Friday, July 19, 2013

The Great Northern/Panama Connection

By:  Cassandra Sunell

John F. Stevens, Explorer of Marias Pass
It may not seem like the connection between the Panama Canal and Glacier National Park would overlap or play a large role, however, the same ingenuity that would be used to create a passageway through the country of Panama was the same used to build a railway through one of the most challenging passes over the Continental Divide—eventually becoming the gateway to Glacier National Park.  John Frank Stevens, an explorer and engineer, was both the chief engineer for one of the Seven Wonders, the Panama Canal and also discovered the passageway through one of the most notably difficult routes through the Rocky Mountains, Marias Pass.

Nearly a century since the completion of the canal and after my ancestors worked for the Panama Canal building the foundation for my family’s homestead in Panama City, I now work marketing the fruits of John Steven’s work as a social media and marketing coordinator for Glacier Park Inc.  I have lived nearly my entire life in the Flathead Valley, but not until my recent Red Bus Tour did I find out that John Stevens was both the engineer for the Great Northern Railway and the Panama Canal

Enjoying the views of Glacier Park
John Stevens was born in Maine in 1853, and after he finished schooling he spent 15 years working his way from City Engineer’s Office, to surveying and building railroads, and gaining experience as a self-taught engineer.  Stevens became a principal assistant engineer for the Duluth, South Shore and Atlantic Railway in 1886 and was then hired on by James J. Hill as a locating engineer for the Great Northern Railway, and was placed in charge of the Rocky Mountain reconnaissance in 1889 where he discovered Marias Pass. 

The history of discovering Marias Pass had stretched over decades before Mr. Stevens would be able to find this unsearchable passageway across the Continental Divide.  After the territory of Washington was created, a railway survey crew was sent to explore the Northern zone, connecting the headwaters of the Mississippi to the Pacific Ocean.  A team led by Major Isaac Stevens to find the best route to the Pacific through the mountains in 1853, ended one year later after funds for the project were discontinued and Marias Pass would be placed on hold for the next thirty years.  That would be until John Frank Stevens would almost single-handedly discover the elusive Marias Pass in the winter of 1889.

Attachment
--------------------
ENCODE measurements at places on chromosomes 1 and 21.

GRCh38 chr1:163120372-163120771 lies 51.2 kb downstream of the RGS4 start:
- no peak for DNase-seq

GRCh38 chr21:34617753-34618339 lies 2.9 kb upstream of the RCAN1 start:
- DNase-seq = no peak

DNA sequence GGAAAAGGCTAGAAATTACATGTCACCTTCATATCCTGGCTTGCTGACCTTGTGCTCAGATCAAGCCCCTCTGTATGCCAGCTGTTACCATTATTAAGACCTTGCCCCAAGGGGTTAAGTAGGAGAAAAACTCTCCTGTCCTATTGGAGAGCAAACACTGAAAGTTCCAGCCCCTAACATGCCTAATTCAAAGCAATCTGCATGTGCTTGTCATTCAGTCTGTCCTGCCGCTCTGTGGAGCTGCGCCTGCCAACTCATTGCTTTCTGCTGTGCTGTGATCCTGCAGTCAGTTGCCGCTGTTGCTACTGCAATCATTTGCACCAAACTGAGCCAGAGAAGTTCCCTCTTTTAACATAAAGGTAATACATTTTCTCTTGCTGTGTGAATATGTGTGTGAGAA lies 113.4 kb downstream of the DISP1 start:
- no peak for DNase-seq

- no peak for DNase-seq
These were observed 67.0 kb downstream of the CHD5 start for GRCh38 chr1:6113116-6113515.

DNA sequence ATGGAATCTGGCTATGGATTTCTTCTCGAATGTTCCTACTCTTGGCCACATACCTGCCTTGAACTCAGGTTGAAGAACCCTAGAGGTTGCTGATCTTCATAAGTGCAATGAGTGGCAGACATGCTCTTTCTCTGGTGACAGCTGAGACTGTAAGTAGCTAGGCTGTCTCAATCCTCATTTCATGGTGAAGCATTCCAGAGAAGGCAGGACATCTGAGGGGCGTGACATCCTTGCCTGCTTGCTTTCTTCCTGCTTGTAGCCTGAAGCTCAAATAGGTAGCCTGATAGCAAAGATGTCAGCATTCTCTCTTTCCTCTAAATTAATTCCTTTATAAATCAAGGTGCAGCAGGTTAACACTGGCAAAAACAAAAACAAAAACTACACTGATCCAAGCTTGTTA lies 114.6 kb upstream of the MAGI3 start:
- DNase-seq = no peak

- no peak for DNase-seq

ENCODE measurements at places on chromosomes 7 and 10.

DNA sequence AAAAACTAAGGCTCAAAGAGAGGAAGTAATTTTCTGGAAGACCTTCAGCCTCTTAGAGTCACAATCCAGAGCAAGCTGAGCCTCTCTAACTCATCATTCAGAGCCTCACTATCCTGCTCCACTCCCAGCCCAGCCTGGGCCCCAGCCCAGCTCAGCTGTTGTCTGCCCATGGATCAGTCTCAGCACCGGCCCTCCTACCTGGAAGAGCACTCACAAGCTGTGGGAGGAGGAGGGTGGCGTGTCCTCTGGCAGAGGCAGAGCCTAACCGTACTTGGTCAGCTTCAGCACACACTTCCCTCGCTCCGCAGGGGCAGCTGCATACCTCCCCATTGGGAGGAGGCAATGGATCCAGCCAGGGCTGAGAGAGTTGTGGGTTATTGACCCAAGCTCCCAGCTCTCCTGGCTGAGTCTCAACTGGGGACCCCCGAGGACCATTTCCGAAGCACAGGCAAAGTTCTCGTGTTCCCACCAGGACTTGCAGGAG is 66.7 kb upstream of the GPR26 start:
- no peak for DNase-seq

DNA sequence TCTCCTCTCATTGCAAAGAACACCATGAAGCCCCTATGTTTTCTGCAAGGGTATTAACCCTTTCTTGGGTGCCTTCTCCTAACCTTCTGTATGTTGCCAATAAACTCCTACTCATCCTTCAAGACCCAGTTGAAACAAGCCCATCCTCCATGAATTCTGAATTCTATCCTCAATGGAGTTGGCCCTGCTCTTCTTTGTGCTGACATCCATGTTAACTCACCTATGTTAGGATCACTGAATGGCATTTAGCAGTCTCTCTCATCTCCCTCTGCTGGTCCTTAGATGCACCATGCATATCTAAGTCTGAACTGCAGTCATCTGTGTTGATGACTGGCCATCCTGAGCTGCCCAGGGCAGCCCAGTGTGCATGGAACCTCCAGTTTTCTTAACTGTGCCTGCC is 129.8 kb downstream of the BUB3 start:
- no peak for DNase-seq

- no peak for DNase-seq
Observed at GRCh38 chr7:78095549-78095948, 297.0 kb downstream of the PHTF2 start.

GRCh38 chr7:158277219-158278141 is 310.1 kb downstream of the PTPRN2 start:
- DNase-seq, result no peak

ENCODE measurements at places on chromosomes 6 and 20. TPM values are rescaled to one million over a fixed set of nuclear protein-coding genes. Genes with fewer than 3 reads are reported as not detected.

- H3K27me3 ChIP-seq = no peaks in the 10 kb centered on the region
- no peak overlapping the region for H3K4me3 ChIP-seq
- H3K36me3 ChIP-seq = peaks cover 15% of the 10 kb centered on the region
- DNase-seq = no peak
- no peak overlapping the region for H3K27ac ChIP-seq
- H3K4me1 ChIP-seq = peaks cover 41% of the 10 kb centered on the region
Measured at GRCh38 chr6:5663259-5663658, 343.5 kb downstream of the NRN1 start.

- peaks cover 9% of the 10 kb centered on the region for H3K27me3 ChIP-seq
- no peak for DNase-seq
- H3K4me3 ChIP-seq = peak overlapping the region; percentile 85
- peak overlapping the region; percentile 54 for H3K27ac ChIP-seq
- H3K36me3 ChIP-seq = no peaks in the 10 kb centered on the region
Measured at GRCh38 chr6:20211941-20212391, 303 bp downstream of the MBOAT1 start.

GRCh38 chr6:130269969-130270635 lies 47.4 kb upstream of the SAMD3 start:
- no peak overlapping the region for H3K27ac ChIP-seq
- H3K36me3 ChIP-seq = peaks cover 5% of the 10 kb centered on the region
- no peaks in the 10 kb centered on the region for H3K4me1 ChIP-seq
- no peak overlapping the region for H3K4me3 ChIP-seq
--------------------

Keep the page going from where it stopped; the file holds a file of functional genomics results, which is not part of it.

Stevens set out to the summit with a team of mules, snow-shoes, and a local Flathead Native Indian guide.  In the midst of the exploration, Stevens was forced to abandon the mules and eventually his local guide in camps in order to proceed to the summit.  On December 11, 1889, Stevens made a reconnaissance through Marias Pass.  This night Stevens was forced to tramp through the deep snow all night in order to survive the 40-degree below temperature. 

In the first annual report to Great Northern stockholders in the summer of 1890, Hill announced that “An extremely favorable pass over the main range of the Rocky Mountains has been found for this line, permitting a maximum grade, on the eastern approach, of 52.8 feet per mile, no tunnel being necessary.  In 1891, completion of the Great Northern Railway allowed for people to settle near Marias Pass, and on January 6th 1893, the Transcontinental line laid its final spike finally connecting to the Pacific Ocean.  In 1910, President William Taft signed the bill creating Glacier National Park and two years later in 1912, construction began on hotels and chalets in and around Glacier Park, connecting travelers by way of train into the heart of Glacier Park.   

During this time, Stevens would be appointed by President Theodore Roosevelt as the chief engineer for the Panama Canal from 1905-1907, where he would argue for the necessity of a dam system with locks to raise and lower ships from one ocean to the other, he aided in the rebuilding of the canal’s worker infrastructure better facilitating the ease of recruitment of workers from the U.S., and the rebuilding of the Panama Railway.  Stevens’ experience with Great Northern Railway, prepared him for the rebuilding and upgrading of the new Panama Railroad that would serve primarily as a massive earth-moving project, but to also transport workers, supplies, equipment, and commercial freight and passengers to and from the Atlantic and Pacific Oceans.  Stevens resigned in 1907 when work changed primarily to canal and lock construction.
Miraflores Locks of the Panama Canal
John Stevens’ resourcefulness linked the world by way of the Panama Canal, allowing for the ease in transportation and travel by connecting the Pacific and Atlantic oceans, avoiding the long and arduous trip around the southern tip of South America.  Also, he linked the northern-most parallel of North American continent by creating a passageway through the dangerous Rocky Mountains, which would also serve as the channel that would unite tourists to the “Crown of the Continent” – Glacier National Park.  Millions of people around the world have benefited or been affected from these great engineering feats, and as tribute to his works, when crossing the Continental Divide by the Northern Railway, a traveler will now pass by the bronze statue of John F. Stevens at the very location he discovered Marias Pass.

Commemorative bronze statue of John Stevens at Marias Pass

1 comment:

  1. A fascinating account of a very remarkable pioneering gentleman whose courage and determination made it possible for others to follow in the opening of new territories.